Joe Biden emphasizes quick action on COVID-19 spending ‘even with deficit financing’


Presumptive President-elect Joseph R. Biden and his economic team are signaling a “spend now, ask questions later” approach to COVID-19 and the economic shutdown.

Mr. Biden says the federal government shouldn’t shy away from adding to a sea of red ink if it helps turn the economy around.

“By acting now, even with deficit financing, we can add to growth in the near future,” he said in Wilmington, Delaware on Friday. “In fact, economic research shows that with conditions like the crisis today — especially with low interest rates — not taking action will hurt the economy, scar the workforce, reduce growth and add to the national debt.”

Mr. Biden has endorsed a $908 billion compromise coronavirus relief plan being negotiated on Capitol Hill and said a “grim” November jobs report requires further action.

“Any package passed in the lame-duck session is not enough. It’s just the start,” he said. “Congress will need to act again in January.”

The U.S. economy added 245,000 jobs in November as the unemployment rate dropped to 6.7% from 6.9% in October.

The job gains were the fewest in months and well below analysts’ expectations of about 450,000.

Janet Yellen, Mr. Biden’s pick to be the next Treasury secretary, said it’s vital to move with “urgency” given the twin crises of COVID-19 and the related economic fallout.

“Inaction will produce a self-reinforcing downturn causing yet more devastation,” Ms. Yellen said.

It was music to the ears of liberal economists and former Obama advisers, who agree that deficits don’t matter in the near term.

Pete D’Alessandro, an adviser to the 2020 and 2016 Bernie Sanders campaigns in Iowa, said it was heartening to hear from people like Ms. Yellen on the Biden team.

“It’s a hell of a lot better to at least hear the people coming in saying, ‘Well, wait a second — we don’t necessarily have to just cut, cut, cut, cut, cut and we actually have to do the opposite to get ourselves out of this,’” Mr. D’Alessandro said.

Mr. Biden also tapped Neera Tanden, president of the Center for American Progress, to be the next White House budget director.

Though Ms. Tanden has attracted scorn on the left for her past feuds with Mr. Sanders, some activists said it could have been worse.

Alexandra Rojas, executive director of the liberal group Justice Democrats, said Ms. Tanden wasn’t progressives’ first choice but that she’s better than installing someone who would immediately pivot to tackling the debt.

“Tanden’s on the record over the past several years pushing back against nonsensical worries about the deficit,” Ms. Rojas said.

Liberal economists are increasingly embracing the notion that the debt and deficits should not be a primary concern in the broader discussion about growth, particularly given the current state of the economy amid the coronavirus pandemic.

“It may turn out to be different in the future, but we need to think about fiscal policy in the context of the idea that deficits are a necessity for achieving the goals of full employment and financial stability — and quite possibly very substantial deficits,” said Larry Summers, a top economic adviser during the Obama administration.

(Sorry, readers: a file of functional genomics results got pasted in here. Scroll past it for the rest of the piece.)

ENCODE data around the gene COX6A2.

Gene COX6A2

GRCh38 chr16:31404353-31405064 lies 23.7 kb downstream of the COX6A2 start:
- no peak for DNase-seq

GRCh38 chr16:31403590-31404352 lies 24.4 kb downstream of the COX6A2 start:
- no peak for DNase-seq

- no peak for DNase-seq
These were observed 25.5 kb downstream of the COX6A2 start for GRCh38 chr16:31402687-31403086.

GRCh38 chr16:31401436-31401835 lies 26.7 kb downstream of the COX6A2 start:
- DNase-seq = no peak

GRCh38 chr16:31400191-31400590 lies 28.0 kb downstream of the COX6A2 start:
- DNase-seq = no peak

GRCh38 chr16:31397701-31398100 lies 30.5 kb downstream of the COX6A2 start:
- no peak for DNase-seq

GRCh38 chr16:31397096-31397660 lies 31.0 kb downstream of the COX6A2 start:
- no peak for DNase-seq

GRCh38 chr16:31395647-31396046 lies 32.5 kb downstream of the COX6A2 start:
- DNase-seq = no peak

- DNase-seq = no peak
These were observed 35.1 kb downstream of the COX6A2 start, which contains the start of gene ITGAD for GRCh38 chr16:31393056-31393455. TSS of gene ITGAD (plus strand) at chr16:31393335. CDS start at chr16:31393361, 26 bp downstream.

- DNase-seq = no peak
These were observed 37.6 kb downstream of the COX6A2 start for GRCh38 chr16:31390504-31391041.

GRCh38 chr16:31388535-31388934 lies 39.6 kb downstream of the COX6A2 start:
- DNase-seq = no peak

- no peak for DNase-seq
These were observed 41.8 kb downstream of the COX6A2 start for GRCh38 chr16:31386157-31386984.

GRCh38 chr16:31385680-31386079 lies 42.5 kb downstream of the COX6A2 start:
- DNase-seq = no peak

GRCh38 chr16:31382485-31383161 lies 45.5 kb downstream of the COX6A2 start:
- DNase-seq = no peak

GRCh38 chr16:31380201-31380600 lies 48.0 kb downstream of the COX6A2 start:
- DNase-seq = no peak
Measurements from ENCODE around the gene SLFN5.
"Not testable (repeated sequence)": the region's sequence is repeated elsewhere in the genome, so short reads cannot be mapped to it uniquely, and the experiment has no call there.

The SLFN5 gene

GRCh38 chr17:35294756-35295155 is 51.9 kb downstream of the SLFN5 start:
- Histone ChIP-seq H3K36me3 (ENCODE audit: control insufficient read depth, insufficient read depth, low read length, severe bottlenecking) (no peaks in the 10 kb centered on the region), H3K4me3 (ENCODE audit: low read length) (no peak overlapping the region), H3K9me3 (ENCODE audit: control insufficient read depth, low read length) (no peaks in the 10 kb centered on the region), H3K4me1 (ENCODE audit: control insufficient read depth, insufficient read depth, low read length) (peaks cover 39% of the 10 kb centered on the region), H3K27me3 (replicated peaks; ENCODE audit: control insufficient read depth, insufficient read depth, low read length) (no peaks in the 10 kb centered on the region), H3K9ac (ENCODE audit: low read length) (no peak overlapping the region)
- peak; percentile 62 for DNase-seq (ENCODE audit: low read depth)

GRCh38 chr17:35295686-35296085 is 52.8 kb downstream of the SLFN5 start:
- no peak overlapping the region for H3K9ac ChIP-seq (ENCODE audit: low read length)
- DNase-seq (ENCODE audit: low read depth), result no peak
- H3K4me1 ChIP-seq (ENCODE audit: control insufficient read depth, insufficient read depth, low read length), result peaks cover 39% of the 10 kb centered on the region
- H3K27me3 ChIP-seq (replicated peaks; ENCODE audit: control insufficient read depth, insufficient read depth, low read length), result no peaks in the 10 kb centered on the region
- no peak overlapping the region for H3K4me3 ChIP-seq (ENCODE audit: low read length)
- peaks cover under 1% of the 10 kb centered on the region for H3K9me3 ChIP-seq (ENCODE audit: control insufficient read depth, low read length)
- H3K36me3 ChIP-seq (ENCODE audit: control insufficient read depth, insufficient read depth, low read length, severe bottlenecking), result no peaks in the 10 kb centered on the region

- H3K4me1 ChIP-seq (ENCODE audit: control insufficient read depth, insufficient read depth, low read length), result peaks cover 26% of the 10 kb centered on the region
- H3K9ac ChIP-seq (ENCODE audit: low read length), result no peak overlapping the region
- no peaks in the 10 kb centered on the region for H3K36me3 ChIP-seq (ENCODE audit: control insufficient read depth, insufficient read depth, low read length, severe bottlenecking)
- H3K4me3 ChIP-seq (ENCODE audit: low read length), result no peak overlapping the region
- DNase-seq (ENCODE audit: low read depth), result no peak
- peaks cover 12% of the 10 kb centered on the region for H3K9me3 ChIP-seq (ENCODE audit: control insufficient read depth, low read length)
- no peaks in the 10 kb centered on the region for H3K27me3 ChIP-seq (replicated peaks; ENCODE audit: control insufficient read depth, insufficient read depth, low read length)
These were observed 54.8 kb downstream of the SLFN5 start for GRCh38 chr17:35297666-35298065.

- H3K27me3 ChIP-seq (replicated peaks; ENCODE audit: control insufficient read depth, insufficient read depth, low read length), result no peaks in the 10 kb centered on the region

Mr. Summers teamed up with Jason Furman, another former Obama economic adviser, to write a new discussion draft paper arguing that full employment might not be possible with “overly restrictive” fiscal policy, given historically low interest rates.

Regardless of future plans, the public health crisis has helped accelerate government spending and worsened a debt and deficit crisis that had already been spiraling out of control.

The federal government’s $3.1 trillion deficit for the fiscal year that ended Sept. 30 is more than twice the previous record, which was set during the George W. Bush and Obama administrations in the aftermath of the 2008 economic crash.

President Trump nicknamed himself the “king of debt” during the 2016 campaign and said then that he planned to wipe out the entire national debt over his would-be eight years in office.

Instead, federal debt held by the public was more than $21 trillion at the start of fiscal 2021. That’s about a $7 trillion increase compared to when Mr. Trump took office and is the biggest jump in a single presidential term in American history.

The Peter G. Peterson Foundation, a fiscal watchdog group, released a survey this month that found more than seven in 10 voters say their concern about the national debt has increased over the past several years and that Congress should spend more time addressing it.

Michael A. Peterson, the group’s CEO, said voters are well aware that Mr. Biden and the new Congress will face a range of “complex and urgent” policy challenges.

“While defeating the pandemic and restoring our economy remain our pressing priorities, Americans are also calling for their leaders to address our unsustainable and dangerous fiscal outlook,” Mr. Peterson said.

Congressional Republicans like Sen. Lindsey Graham of South Carolina, the potential incoming Budget Committee chairman, now say they’re ready for a return to fiscal restraint.

“You’re beginning to see them change their attitudes on spending with the prospect of [an] incoming Democratic president,” said Matthew Continetti, a resident fellow at the American Enterprise Institute. “They’re beginning to back off on some of the large deficits, or at least their rhetorical support or willful blindness toward these deficits that they exhibited over the last four years.”

Democrats say Republicans aren’t being sincere and that they hope Mr. Biden will ignore their pleas.

“Maybe we’re not going to be so hell-bent on working with these people that we go into an austerity government. You at least have that hope,” Mr. D’Alessandro said.

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